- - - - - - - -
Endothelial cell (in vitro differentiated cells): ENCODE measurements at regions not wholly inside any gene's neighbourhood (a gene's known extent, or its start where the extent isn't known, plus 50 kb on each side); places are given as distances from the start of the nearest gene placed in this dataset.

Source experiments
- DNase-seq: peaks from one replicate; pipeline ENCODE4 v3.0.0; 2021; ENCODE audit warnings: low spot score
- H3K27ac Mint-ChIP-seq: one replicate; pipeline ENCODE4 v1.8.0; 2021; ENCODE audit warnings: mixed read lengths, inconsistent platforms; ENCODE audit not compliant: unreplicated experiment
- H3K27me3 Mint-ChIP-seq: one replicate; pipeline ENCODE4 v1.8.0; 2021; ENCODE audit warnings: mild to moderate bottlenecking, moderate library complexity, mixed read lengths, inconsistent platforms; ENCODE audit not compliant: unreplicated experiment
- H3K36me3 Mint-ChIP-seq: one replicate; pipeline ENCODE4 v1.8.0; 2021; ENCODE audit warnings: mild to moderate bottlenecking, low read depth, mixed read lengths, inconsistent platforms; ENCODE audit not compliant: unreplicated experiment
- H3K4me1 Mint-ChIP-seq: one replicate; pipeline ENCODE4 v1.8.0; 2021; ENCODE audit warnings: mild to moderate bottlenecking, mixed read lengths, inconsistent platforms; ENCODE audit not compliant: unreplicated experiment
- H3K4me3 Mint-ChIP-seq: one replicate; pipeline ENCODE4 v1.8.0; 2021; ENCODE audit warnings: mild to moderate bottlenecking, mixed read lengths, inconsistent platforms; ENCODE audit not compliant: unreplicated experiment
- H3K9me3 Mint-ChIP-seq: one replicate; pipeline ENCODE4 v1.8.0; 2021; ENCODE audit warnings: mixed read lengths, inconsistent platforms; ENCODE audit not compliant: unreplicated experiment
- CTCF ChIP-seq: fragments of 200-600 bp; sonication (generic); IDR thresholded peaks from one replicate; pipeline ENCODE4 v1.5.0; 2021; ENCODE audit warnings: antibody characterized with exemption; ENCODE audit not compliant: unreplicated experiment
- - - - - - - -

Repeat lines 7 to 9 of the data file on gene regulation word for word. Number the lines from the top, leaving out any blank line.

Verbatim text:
- H3K4me1 Mint-ChIP-seq: one replicate; pipeline ENCODE4 v1.8.0; 2021; ENCODE audit warnings: mild to moderate bottlenecking, mixed read lengths, inconsistent platforms; ENCODE audit not compliant: unreplicated experiment
- H3K4me3 Mint-ChIP-seq: one replicate; pipeline ENCODE4 v1.8.0; 2021; ENCODE audit warnings: mild to moderate bottlenecking, mixed read lengths, inconsistent platforms; ENCODE audit not compliant: unreplicated experiment
- H3K9me3 Mint-ChIP-seq: one replicate; pipeline ENCODE4 v1.8.0; 2021; ENCODE audit warnings: mixed read lengths, inconsistent platforms; ENCODE audit not compliant: unreplicated experiment